Foreword by Sally Marciano

I am very grateful to Sally-Ann for writing a Foreword to my book on ‘Living well with dementia’. The other Foreword has been written by Prof John Hodges, Professor of Cognitive Neurology, NEURA Australia and Emeritus Professor of Behavioural Neurology Cambridge University. Sally-Ann offers an unique perspective regarding her father’s own dementia, especially as she is a trained nurse. Sally-Ann’s journey, I feel, shows how in its purest form a “medical model” can fail patients, and a person-centred approach might be much positive for all. Prof. Hodges and I feel deeply honoured that Sally-Ann has added her enormously valuable contributions here.

 

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FOREWORD TO ‘LIVING WELL WITH DEMENTIA’ BY SALLY-ANN MARCIANO, PROJECT SPECIALIST, SKILLS UTILISATION PROJECT, SKILLS FOR HEALTH, BRISTOL.

 

I feel a tremendous honour that I have been asked to write a foreword to Shibley’s outstanding book. I am not an academic but I am a nurse, whose wonderful father died of Alzheimer’s in September 2012. Nothing during my training or nursing career could have prepared me for the challenge that came with supporting my mother in my father’s journey with dementia. I have never met Shibley in person, which makes being asked to write this even more special. What we do have in common, however, is real passion for raising profile of dementia and a hope that we can – one day –improve care for all those living with dementia.

Many people with dementia will live for many years after their diagnosis, and it should be everyone’s ambition in health and social care to ensure that those living with dementia do so as well as possible for all of the remaining years of their life. Diagnosis is just the start of the journey, and, with that, should come full care and support to allow those with dementia to live where they wish, and with their closest present every step of the way.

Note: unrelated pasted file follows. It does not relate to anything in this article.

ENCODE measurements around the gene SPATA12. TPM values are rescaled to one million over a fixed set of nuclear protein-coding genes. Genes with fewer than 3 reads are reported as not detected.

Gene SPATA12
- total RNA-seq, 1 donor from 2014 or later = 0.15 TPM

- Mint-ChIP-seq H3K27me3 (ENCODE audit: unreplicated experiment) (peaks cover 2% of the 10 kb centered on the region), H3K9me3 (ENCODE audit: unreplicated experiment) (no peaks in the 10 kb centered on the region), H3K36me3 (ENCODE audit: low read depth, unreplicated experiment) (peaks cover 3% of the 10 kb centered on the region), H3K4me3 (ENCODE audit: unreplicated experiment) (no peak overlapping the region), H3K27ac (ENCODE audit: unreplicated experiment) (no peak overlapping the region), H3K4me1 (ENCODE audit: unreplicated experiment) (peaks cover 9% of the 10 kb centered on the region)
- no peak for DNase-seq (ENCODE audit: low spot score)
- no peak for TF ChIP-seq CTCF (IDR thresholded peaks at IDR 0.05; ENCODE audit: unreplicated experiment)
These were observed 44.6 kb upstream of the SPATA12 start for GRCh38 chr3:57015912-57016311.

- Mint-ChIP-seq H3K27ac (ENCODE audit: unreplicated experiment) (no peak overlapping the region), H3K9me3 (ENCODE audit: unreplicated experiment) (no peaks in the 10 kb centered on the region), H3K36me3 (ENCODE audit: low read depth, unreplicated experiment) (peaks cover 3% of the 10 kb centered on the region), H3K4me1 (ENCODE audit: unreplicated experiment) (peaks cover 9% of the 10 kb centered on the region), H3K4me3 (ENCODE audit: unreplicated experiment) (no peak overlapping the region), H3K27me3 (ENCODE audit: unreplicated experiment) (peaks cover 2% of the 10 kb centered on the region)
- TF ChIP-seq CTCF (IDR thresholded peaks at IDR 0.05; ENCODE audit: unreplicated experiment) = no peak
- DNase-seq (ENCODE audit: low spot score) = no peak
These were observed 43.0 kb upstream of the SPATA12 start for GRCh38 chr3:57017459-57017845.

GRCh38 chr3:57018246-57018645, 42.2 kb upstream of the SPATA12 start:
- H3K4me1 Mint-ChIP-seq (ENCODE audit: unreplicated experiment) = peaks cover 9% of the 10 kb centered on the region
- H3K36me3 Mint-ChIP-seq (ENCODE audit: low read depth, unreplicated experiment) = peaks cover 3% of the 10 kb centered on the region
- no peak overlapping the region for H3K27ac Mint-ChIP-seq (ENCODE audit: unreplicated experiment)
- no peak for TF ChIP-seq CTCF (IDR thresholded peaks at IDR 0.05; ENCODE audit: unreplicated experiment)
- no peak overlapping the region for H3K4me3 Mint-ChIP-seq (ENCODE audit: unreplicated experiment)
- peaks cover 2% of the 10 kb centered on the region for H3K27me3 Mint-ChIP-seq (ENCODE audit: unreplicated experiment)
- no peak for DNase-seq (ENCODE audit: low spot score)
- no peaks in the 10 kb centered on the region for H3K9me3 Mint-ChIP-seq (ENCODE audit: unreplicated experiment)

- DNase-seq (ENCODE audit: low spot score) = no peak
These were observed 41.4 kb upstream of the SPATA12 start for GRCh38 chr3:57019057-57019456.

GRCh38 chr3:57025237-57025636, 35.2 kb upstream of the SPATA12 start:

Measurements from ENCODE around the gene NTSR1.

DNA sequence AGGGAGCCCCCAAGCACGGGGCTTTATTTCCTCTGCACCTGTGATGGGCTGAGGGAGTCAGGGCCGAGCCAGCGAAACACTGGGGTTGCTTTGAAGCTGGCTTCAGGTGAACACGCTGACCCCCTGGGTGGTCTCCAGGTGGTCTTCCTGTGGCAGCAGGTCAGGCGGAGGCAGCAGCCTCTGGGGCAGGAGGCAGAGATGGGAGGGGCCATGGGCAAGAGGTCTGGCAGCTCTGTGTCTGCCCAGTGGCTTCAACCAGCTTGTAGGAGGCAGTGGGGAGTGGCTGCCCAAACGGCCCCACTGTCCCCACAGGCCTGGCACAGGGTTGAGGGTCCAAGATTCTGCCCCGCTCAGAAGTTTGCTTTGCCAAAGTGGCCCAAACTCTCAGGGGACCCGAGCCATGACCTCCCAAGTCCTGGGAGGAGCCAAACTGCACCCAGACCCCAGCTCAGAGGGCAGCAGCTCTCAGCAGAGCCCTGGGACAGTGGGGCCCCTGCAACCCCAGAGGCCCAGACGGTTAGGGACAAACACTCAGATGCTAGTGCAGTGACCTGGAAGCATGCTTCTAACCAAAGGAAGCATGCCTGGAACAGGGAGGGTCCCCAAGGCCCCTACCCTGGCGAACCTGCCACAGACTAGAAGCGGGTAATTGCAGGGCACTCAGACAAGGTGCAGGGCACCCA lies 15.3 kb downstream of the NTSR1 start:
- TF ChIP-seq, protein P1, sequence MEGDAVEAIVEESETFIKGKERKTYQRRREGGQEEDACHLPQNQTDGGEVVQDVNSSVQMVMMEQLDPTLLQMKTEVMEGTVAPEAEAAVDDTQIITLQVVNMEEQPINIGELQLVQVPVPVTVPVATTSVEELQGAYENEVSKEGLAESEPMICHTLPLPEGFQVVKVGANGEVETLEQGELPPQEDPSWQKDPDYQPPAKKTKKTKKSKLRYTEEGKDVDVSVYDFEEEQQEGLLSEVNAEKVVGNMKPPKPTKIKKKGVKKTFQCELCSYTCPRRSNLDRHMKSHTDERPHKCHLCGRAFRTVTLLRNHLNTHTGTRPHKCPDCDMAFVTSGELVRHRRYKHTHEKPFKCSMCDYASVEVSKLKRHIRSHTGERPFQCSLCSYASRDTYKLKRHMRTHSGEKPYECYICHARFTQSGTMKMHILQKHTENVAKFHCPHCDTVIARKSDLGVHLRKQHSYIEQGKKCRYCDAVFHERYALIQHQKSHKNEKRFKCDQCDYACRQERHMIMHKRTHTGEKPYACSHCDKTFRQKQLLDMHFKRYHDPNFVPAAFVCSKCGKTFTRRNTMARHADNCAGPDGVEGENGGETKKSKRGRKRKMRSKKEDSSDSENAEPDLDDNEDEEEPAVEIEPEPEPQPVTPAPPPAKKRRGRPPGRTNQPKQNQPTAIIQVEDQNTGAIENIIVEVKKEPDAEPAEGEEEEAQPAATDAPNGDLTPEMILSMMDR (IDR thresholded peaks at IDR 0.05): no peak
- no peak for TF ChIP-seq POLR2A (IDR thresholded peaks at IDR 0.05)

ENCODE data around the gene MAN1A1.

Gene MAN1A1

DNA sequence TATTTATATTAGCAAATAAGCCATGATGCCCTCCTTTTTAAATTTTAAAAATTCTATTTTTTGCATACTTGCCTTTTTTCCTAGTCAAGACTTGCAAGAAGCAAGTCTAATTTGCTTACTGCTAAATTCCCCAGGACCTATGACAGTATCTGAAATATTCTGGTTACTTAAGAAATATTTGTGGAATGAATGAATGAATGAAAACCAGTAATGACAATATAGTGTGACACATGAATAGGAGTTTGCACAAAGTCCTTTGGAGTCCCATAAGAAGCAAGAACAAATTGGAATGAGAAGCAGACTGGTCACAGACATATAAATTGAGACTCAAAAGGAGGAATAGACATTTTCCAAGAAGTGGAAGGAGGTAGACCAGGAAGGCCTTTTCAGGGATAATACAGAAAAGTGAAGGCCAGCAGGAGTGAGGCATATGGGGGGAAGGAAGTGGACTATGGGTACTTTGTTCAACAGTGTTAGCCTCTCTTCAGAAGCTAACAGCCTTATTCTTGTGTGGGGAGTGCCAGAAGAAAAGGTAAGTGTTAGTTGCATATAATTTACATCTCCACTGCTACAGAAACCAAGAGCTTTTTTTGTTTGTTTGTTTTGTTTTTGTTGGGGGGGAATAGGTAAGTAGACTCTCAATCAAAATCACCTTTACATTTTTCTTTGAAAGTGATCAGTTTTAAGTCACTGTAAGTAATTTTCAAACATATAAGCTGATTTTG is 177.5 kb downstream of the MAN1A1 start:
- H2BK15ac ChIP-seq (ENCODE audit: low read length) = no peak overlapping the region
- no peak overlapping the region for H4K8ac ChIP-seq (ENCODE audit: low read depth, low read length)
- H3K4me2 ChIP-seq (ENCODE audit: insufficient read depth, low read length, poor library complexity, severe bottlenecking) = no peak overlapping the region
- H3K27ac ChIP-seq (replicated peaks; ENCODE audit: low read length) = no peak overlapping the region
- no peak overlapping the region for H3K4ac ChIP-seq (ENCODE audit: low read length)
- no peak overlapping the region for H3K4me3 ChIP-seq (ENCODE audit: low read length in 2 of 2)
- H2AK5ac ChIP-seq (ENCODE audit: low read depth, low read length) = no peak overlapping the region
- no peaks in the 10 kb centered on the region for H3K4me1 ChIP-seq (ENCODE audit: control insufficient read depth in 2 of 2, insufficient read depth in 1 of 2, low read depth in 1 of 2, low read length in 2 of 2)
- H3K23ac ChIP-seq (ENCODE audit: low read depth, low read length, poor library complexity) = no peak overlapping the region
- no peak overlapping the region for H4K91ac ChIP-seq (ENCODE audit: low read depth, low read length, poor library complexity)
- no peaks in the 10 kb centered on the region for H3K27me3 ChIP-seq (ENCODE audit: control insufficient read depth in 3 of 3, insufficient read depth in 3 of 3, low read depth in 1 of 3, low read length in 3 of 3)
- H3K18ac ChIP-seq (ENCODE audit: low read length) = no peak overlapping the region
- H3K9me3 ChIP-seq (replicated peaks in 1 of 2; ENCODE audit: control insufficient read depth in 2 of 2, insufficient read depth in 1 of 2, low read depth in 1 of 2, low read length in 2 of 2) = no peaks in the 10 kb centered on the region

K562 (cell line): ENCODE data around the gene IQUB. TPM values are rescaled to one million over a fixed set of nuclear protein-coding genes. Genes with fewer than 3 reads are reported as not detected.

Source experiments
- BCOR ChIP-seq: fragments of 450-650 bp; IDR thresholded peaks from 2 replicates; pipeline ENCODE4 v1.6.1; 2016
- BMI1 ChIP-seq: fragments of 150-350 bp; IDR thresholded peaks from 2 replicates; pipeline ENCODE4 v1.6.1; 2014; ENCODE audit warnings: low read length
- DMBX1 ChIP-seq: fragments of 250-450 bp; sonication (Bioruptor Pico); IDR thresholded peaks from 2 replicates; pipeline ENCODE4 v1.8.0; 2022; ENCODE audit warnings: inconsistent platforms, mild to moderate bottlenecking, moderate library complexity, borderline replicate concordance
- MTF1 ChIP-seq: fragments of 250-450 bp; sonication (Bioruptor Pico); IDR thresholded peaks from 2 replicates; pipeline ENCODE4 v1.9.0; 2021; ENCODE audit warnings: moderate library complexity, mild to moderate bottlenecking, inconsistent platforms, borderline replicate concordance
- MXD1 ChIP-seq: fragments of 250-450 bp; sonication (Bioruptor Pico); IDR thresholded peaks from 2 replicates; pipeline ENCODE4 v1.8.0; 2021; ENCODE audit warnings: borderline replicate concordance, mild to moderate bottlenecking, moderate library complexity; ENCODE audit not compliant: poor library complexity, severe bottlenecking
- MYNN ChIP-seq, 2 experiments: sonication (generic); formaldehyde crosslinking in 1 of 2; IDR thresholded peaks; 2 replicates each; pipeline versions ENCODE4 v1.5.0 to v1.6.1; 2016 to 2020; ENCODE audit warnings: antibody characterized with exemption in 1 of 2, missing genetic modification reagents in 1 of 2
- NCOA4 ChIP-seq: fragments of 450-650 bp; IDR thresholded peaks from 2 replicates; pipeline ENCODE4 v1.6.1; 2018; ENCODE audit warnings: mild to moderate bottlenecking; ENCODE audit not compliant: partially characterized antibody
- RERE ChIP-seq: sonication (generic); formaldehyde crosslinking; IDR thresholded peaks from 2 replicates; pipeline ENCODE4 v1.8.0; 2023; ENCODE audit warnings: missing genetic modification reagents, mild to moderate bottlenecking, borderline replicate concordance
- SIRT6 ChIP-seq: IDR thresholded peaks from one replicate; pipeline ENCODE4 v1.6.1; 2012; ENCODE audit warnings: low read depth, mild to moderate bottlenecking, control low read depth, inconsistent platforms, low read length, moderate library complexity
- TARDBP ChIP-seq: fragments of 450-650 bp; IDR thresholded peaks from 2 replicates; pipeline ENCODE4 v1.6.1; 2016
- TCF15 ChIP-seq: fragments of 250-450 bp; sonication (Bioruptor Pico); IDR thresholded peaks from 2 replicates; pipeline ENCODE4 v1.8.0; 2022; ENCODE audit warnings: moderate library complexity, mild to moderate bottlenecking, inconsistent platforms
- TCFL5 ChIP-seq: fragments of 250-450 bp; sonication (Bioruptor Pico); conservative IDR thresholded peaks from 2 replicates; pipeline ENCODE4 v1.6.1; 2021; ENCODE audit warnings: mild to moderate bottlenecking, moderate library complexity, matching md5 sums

Sadly my father’s experience revealed a system where no one appeared to take direct responsibility for his care or support. He was, rather, classified as a “social care problem”, and as a result, he had to fund his own care. Even when he was dying, his care was classified as “basic” so that he did not even qualify for funded health care. Our only visit was once-a-year from the memory nurse, and, as his condition declined, my once intelligent, articulate father, who did not even know my name towards the end, needed total care.

Dementia of Alzheimer type destroyed his brain so badly that my father was unable to feed himself, mobilise, or verbalise his needs. He became totally dependent on my mother 24/7. As the condition advanced, my father became increasingly frail, with recurrent chest infections due to aspiration from swallowing difficulties. Each time the GP would be called out, antibiotics prescribed, and so the cycle would begin again. As a nurse, I wanted to see proactive management of my father’s condition. The system locally, however, was quite unable to provide this service. I feel that the dementia of Alzheimer type is a terminal condition, and, as such, should be treated like other similar conditions in care models. What we instead experienced was a “reactive “system of care where the default option was admission to hospital into an environment where my father would quickly decline.

Dementia awareness and training amongst staff must be better; many staff within health and social care will come into contact with people living with dementia as part of their everyday work. That is why I am so excited about Shibley’s book. It is written in a language that is easy to read, and the book will appeal to a wide readership. He has tackled many of the big topics “head on”, and put the person living with dementia and their families at the centre of his writing. You can tell it is written by someone who has observed dementia, has seen its joy, but also felt the pain.

My father was cared for at home right up until he died, mostly through the sheer determination of my mother to ensure she fulfilled his wishes. Not everyone is so fortunate, and for these individuals we really need to be their champion and advocate. Everyone should be allowed to live well with dementia for however long that may be, and, with this book, we can go some way to making this a reality for all.

Sally-Ann Marciano (@nursemaiden)
Bristol, England, United Kingdom
August 8th, 2013

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